NO. 907 FILOLI - Filoli, built as the home of mining entrepreneur William B. Bourn II, was the last great residential commission of one of California's most important architects, Willis Polk. Built in Georgian Revival style with its formal gardens, Filoli is an outstanding example of the grand estates of the late 1800s.
Location: Filoli Center, Canada Rd (P.M. 2. 7), 5 mi N of Woodside

NO. 909 OUR LADY OF THE WAYSIDE - This country church, built in 1912, was the first design of architect Timothy L. Pflueger to be executed. Pflueger, who had just begun work for James Miller, shows his awareness of the Spanish California missions in the style, which contrasts with the large commercial buildings and art deco theaters for which he later became recognized. Construction of this church was initiated by a non-denominational club, The Family.
Location: 930 Portola Rd, town of Portola Valley

NO. 930 PIGEON POINT LIGHTHOUSE - This brick lighthouse was built to incorporate a French first order Fresnel lens. Although no longer used, the lens is still operable in the lantern room. Previously the lens had been installed at Cape Hatteras, North Carolina. It first flashed over the Pacific in November 1872, and the lighthouse has served continuously without structural modifications since that time.
Location: Pigeon Point Light Station, 0.2 mi W of intersection of State Hwy 1 (P.M. 8.0) and Pigeon Point Rd, I7 mi N of Davenport

NO. 934 TEMPORARY DETENTION CAMPS FOR JAPANESE AMERICANS-TANFORAN ASSEMBLY CENTER - The temporary detention camps (also known as 'assembly centers') represent the first phase of the mass incarceration of 97,785 Californians of Japanese ancestry during World War II. Pursuant to Executive Order 9066 signed by President Franklin D. Roosevelt on February 19, 1942, thirteen makeshift detention facilities were constructed at various California racetracks, fairgrounds, and labor camps. These facilities were intended to confine Japanese Americans until more permanent concentration camps, such as those at Manzanar and Tule Lake in California, could be built in isolated areas of the country. Beginning on March 30, 1942, all native-born Americans and long-time legal residents of Japanese ancestry living in California were ordered to surrender themselves for detention.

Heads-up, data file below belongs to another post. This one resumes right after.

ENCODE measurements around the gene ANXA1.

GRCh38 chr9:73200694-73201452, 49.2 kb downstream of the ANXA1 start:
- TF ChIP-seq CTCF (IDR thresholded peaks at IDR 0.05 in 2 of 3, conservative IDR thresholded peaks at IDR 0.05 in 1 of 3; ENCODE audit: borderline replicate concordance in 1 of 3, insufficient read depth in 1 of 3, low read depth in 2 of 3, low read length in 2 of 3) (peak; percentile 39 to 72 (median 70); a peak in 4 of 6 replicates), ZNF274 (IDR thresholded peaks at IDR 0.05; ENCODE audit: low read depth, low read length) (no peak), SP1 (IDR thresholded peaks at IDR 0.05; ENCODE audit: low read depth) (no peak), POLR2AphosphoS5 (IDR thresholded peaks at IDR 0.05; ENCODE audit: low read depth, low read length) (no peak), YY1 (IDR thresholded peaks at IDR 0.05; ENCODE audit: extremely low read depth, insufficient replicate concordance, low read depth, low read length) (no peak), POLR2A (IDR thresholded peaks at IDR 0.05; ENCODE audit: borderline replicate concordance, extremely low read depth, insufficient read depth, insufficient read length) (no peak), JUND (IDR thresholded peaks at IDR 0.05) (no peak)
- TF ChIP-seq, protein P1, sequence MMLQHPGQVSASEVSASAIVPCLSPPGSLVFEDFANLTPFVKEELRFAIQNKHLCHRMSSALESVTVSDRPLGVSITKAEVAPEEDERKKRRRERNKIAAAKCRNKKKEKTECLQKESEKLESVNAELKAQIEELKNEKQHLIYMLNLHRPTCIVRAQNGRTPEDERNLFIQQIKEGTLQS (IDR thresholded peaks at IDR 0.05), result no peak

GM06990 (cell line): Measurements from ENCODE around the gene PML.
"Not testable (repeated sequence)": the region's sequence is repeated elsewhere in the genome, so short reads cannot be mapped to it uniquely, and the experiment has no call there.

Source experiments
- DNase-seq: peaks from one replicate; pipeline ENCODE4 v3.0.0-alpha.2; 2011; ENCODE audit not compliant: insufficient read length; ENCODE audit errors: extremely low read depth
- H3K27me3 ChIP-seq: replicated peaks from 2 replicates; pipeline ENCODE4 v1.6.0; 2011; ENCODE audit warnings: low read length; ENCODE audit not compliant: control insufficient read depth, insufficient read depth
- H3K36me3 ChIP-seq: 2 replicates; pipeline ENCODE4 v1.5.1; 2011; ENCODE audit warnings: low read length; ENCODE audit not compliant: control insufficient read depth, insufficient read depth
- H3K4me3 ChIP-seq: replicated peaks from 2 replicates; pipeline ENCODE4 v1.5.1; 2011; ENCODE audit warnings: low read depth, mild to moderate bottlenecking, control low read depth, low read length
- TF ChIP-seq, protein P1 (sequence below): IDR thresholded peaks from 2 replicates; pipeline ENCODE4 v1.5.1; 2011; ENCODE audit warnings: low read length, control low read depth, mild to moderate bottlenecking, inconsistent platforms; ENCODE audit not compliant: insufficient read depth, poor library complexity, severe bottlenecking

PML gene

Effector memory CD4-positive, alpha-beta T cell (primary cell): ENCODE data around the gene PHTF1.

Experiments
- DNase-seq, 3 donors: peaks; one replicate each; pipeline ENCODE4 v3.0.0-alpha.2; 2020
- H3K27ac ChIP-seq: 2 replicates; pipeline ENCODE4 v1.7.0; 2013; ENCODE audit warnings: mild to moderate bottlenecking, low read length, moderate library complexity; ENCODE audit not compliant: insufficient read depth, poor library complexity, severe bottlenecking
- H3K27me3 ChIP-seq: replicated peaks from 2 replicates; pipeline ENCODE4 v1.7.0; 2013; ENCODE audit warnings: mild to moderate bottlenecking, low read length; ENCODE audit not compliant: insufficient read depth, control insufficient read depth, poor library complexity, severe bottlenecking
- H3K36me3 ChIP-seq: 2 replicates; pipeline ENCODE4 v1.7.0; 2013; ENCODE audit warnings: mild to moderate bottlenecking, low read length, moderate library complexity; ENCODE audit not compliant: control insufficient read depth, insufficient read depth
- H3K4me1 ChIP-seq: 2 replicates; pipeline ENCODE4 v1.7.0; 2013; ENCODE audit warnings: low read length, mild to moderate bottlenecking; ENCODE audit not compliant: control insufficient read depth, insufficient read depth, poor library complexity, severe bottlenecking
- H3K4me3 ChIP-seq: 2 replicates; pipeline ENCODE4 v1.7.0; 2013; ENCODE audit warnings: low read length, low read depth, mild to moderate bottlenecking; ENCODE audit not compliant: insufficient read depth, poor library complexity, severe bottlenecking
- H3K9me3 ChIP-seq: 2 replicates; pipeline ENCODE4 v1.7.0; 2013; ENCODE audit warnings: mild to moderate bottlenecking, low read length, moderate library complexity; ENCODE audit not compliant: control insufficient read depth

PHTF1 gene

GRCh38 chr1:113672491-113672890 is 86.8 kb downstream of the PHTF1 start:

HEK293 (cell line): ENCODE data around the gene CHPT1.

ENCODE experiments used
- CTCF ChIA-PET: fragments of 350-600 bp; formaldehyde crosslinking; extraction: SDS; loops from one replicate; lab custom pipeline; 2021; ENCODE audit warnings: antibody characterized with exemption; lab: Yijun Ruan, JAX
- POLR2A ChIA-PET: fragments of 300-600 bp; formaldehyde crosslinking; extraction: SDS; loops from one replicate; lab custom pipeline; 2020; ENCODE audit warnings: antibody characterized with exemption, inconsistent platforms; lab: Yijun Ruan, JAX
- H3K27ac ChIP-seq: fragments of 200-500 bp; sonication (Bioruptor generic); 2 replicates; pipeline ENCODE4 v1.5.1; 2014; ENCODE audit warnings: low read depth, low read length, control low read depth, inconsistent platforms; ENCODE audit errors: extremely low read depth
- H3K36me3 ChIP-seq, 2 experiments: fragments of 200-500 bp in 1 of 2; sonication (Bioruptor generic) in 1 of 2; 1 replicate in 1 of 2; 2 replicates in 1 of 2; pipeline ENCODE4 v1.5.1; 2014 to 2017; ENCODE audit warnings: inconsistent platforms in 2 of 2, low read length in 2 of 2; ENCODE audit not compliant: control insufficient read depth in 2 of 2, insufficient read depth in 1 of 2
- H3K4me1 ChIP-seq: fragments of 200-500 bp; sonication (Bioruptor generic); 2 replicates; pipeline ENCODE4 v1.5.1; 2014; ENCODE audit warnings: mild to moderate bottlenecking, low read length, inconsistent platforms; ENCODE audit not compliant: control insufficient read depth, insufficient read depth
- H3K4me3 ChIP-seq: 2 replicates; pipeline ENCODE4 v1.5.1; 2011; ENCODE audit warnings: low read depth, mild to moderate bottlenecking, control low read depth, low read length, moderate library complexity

Location: Tanforan Park Shopping Center, El Camino Real, San Bruno

NO. 939 Twentieth Century Folk Art Environments (Thematic) -CAPIDRO - The late John Guidici, a retired gardener, began landscaping his Menlo Park house in 1932, using mostly cement, local sand, and the shells that were available free at local beaches.
Location: 262 Princeton Rd, Menlo Park

NO. 949 FIRST CONGREGATIONAL CHURCH OF PESCADERO - Built in May 1867, this is the oldest church building on its original site within the San Mateo-Santa Clara County region. Its Classical Revival style reflects the cultural background of pioneer Yankee settlers of the south San Francisco peninsula coast. The steeple was appended to the bell tower in 1890. During repairs caused by a minor fire in 1940, the social hall was added.
Location: San Gregorio St, Pescadero

NO. 955 MENLO PARK RAILROAD STATION - This building, constructed in 1867 by the San Francisco and San Jose Railroad Company, is the oldest railroad passenger station in California. The Victorian ornamentation was added in the 1890s when the station was remodeled to serve the newly-opened Stanford University. The extension on the northwest was added to accommodate increased traffic generated by the establishment of Camp Fremont nearby during World War I.
Location: 1100 Merrill Ave, Menlo Park